• One outlier went against the trend: Menominee County, where the Menominee Indian Reservation is located, saw a population increase of just over 10 percent. (wpr.org)
  • Since 2010, Loudoun County's population has increased more than 27 percent, to more than 380,000. (nbcwashington.com)
  • however, its population has increased more than 15 percent since 2010. (nbcwashington.com)
  • The majority settled in Ger districts on the outskirts of Ulaanbaatar, which now account for over 60 percent of the city's population but have never been adequately integrated into municipal planning. (iom.int)
  • Of all the rural places that fit this definition and are the focus of the CAP report, 68 percent (or 1,894) have experienced a shrinking population since 1990 due to a declining number of native-born residents. (immigrationimpact.com)
  • In Texas, for example, almost 33 percent of the jail population comprised pretrial detainees in 1994. (texaspolicy.com)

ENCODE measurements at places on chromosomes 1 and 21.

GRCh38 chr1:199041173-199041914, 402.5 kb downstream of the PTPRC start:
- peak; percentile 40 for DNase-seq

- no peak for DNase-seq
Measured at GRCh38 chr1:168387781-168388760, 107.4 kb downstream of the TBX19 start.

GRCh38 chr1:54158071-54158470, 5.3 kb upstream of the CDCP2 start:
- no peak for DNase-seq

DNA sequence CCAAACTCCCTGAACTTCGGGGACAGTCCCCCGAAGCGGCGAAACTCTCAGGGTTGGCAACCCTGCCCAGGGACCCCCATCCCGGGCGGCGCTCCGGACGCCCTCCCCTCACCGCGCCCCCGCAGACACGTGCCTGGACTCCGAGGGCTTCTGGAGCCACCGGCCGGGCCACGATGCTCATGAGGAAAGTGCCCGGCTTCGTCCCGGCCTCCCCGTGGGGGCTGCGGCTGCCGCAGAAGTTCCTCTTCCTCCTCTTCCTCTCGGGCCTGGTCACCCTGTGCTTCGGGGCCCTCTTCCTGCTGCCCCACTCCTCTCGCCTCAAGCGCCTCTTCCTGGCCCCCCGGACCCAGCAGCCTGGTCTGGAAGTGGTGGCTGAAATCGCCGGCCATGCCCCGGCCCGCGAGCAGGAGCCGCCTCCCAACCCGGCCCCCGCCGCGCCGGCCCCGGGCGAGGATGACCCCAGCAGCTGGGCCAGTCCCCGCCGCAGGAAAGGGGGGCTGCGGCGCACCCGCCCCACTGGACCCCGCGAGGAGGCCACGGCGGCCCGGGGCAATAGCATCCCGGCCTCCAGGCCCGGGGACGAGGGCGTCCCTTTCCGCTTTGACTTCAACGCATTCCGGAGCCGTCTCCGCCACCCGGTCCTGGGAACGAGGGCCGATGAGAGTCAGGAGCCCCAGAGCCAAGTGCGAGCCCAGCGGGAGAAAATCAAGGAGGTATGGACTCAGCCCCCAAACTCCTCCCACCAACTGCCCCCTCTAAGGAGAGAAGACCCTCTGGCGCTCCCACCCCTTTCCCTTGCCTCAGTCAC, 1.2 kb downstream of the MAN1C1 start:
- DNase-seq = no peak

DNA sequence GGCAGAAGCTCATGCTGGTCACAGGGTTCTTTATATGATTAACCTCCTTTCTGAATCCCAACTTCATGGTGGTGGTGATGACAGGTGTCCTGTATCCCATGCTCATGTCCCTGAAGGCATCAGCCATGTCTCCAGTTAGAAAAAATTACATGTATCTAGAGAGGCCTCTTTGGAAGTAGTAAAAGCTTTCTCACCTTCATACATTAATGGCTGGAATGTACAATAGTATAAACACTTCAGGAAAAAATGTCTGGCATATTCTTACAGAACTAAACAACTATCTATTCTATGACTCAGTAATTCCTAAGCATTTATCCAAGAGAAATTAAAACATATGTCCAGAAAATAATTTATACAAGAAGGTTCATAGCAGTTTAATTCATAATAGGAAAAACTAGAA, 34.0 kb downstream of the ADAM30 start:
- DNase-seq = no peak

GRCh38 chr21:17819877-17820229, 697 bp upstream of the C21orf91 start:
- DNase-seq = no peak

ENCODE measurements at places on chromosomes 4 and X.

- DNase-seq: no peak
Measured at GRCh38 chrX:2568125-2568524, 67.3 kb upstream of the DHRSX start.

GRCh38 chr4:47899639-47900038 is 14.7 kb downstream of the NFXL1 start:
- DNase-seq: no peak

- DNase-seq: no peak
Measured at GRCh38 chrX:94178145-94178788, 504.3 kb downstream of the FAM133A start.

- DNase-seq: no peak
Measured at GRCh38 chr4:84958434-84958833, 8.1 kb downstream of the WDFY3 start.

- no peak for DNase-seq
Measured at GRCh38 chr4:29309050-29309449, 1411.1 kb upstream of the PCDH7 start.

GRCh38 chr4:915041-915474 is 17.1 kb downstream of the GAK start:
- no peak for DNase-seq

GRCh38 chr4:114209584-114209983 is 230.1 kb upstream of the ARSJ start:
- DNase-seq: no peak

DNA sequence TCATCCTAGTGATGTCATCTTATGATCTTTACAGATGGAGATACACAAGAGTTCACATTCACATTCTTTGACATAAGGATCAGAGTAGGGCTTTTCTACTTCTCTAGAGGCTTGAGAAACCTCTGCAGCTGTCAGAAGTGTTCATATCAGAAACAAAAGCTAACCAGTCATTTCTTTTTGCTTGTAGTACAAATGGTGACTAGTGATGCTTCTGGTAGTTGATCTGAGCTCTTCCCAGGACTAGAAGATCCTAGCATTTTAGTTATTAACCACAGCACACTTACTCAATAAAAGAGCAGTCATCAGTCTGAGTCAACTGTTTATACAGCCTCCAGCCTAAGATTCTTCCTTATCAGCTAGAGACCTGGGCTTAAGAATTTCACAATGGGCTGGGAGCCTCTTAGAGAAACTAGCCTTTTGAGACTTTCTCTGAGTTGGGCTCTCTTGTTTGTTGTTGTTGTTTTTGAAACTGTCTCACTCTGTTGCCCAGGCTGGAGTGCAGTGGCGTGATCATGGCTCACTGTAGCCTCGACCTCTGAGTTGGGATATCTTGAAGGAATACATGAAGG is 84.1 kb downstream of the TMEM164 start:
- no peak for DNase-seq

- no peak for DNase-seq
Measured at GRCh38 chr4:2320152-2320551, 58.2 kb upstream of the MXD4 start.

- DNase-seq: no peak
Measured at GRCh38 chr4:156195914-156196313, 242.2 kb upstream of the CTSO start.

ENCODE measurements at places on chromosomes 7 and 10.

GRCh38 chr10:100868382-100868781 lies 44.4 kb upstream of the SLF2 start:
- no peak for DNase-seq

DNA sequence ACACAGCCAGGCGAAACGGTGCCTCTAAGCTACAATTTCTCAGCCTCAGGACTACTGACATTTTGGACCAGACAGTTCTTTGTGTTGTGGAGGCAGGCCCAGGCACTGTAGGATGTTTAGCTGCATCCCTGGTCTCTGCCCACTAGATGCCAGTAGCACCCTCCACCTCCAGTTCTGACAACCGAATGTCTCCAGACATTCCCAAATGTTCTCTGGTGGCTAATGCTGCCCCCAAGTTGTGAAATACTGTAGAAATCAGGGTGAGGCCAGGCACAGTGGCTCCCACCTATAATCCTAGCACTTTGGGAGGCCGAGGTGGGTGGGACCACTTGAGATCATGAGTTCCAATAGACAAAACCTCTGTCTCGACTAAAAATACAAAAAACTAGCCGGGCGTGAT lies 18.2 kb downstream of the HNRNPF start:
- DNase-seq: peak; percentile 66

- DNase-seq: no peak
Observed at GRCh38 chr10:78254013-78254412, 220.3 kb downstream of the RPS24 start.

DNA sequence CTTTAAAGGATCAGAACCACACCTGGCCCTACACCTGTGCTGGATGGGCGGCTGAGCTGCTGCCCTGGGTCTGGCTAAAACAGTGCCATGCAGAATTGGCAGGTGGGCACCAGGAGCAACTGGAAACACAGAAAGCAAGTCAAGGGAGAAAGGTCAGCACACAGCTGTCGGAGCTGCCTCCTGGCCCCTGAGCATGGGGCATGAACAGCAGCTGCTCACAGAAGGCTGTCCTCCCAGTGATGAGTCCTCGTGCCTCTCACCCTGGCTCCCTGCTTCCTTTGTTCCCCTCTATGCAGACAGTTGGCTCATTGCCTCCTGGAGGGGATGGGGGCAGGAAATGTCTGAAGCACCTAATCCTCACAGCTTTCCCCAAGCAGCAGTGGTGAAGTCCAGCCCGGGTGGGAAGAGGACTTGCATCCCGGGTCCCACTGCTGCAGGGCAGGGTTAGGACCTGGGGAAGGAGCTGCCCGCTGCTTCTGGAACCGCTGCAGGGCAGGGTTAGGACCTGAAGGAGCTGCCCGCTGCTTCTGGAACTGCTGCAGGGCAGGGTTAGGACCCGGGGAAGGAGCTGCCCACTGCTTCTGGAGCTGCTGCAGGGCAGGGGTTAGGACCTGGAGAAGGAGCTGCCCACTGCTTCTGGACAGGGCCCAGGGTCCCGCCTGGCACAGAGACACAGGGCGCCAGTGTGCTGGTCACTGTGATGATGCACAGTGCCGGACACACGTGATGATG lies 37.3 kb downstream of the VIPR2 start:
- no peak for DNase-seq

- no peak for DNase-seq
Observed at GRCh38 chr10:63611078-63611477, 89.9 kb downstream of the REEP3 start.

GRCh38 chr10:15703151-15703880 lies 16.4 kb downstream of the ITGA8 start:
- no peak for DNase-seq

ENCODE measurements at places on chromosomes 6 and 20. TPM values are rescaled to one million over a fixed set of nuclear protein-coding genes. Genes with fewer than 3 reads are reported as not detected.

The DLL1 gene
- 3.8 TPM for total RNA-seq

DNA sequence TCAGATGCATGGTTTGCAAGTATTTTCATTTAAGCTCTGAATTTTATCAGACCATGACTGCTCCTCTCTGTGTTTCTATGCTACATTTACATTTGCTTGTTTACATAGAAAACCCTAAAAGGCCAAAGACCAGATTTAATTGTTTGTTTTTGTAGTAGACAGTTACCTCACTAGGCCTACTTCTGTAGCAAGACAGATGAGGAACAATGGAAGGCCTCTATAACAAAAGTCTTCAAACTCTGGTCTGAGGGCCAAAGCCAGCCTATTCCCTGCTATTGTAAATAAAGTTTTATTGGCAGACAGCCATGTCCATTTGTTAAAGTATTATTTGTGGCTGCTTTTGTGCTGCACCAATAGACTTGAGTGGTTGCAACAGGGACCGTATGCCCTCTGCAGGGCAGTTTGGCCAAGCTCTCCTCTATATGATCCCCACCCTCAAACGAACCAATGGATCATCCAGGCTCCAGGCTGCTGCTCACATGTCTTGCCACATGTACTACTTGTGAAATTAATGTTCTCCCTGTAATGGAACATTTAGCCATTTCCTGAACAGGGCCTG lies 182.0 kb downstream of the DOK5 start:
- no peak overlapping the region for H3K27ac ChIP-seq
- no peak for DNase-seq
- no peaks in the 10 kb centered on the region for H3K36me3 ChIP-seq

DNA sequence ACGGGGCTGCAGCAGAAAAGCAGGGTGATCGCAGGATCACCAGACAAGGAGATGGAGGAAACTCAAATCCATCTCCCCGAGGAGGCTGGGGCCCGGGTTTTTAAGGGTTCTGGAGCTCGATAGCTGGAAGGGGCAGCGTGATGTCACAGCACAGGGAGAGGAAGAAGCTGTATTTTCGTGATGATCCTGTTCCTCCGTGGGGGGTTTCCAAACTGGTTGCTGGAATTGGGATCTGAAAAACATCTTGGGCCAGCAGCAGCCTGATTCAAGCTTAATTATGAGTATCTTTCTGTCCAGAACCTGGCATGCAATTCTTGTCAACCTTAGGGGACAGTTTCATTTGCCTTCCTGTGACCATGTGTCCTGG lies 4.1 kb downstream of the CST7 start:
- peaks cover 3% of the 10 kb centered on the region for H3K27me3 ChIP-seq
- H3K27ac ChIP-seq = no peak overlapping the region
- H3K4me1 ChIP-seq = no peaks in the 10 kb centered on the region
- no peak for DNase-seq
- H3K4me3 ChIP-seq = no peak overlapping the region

• With roughly 84% of its citizens remaining rural, Uganda has one of the highest agricultural populations in both Africa and the world. (worldatlas.com)
  • In a prospective population study ongoing since 1994 and now in its 3rd cycle of data/specimen collection, blood serum and questionnaire data are gathered roughly every 5 years from 499 rural Iowans ages 8-86 at the study onset. (cdc.gov)
  • According to the 2011 census Lakhisarai district has a population of 1,000,717, roughly equal to the nation of Fiji or the US state of Montana. (wikipedia.org)